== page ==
The tradition of carnival in Sardinia
A thousand-year tradition
In many Sardinian countries, especially those of Barbagia, to mention the most important Mamoiada, Ottana, Orotelli, Samugheo, and so on, every year, starting from 17 January, a Carnival out of the ordinary is celebrated. The lowest common denominator at the base of all manifestations is the agro-pastoral root. Although each country has its own particularities, with different names and different rituals, the various Sardinian Carnivals all again repropose the ancestral struggle of man with nature, which symbolizes a magical force with which the human being must necessarily confront himself to ensure the survival of one’s own communities. The carnival in Sardinia is therefore ancient and full of charm, evokes mysterious and archaic rites (mostly referred to the Venione of Dionysus). The streets of the villages are animated by processions with figures that have anthropomorphic or zoomorphic features, which often involve all the spectators, making them participate in the performance of the ceremony. So let’s look at what happens in the countries with the most characteristic rites.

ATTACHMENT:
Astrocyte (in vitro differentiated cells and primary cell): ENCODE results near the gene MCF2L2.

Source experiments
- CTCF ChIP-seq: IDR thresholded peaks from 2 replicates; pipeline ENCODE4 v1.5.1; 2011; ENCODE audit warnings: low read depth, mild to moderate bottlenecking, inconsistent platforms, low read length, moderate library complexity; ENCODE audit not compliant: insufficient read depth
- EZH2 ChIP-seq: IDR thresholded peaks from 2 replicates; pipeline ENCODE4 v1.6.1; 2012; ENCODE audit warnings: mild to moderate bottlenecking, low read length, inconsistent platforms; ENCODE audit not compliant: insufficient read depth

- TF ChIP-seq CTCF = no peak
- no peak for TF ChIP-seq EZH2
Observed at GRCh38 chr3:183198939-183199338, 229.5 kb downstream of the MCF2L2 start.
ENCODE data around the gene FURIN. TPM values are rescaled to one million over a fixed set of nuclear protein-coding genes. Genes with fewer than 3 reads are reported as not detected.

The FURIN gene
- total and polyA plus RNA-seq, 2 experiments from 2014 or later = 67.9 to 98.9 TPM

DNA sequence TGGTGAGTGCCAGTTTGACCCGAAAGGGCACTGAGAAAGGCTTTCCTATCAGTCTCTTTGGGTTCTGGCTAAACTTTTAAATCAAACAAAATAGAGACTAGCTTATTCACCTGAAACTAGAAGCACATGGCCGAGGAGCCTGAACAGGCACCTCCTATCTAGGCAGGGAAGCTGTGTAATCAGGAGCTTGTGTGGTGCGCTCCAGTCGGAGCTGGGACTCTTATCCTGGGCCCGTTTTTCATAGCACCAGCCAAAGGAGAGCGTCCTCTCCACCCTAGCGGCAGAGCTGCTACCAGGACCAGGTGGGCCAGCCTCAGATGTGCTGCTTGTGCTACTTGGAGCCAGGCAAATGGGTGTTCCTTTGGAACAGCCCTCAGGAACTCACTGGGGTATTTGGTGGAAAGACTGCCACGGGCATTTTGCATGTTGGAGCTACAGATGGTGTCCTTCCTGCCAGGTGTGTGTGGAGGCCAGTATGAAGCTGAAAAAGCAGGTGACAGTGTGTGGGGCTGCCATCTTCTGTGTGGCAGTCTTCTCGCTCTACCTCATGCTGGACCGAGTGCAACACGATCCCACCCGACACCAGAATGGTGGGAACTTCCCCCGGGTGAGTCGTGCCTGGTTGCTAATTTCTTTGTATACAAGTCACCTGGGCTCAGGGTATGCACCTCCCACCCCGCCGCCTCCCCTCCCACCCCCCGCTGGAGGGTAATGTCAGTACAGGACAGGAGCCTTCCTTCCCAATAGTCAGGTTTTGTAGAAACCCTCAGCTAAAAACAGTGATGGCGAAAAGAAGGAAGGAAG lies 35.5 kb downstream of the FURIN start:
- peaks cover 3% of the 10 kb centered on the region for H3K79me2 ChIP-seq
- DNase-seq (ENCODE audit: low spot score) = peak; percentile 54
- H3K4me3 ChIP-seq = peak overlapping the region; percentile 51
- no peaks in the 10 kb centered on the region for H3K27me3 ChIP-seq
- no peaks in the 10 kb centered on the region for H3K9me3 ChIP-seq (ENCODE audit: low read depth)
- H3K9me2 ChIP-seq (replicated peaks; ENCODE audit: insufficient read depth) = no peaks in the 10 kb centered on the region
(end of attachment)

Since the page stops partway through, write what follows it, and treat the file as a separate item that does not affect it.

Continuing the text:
The tradition of Mamoiada
The Mamuthones and Issohadores are the typical masks of Mamoiada. The Mamuthones, when they parade, create a representation that takes on a solemn appearance, which almost symbolizes a religious procession that mixes with the dance. They are arranged in number of twelve, just like the months of the year, and they walk in two parallel rows with a rhythmic pitch that allows the rattle of bells that carry on their shoulders to resound. During the ceremony of dressing they will wear clothes of sheepskin and will cover the face with “sa bisera” (the pear wood mask). The Issohadores, close to them, through the most graceful footsteps and skips, give rhythm to the Mamuthones’ dance and with sudden leaps throw the wicker string (“sa soha“) on the crowd that assists enchanted to the ritual, capturing men and women. If one is taken by the snare, it is said to be a good omen. Ancestral and wonderful rite, certainly not to be missed.
The tradition of Orotelli
In the village of Orotelli the ritual is different. The typical mask is that of the Thurpos, which means the “blind“. They walk through the streets of the town dressed in a long black-robed overcoat that hides the blackened face of soot with the aid of a hood. The Thurpos parade in bonded pairs, the Thurpo “massaiu” and the Thurpo “boe”, or the farmer and the ox, which are controlled by su Voinarzu, the master. With small cadenced jumps and heavy movements they roam the country looking for a friend or an acquaintance, or even a stranger to be taken prisoner: these will then, according to tradition, offer a drink to everyone. The capture of the prisoner represents ancient rituals, linked to the world governed by Dionysus. The Dionysian ceremonials were in fact propitiation rites that staged the peasant-ox fight against the elements of nature.
The tradition of Ottana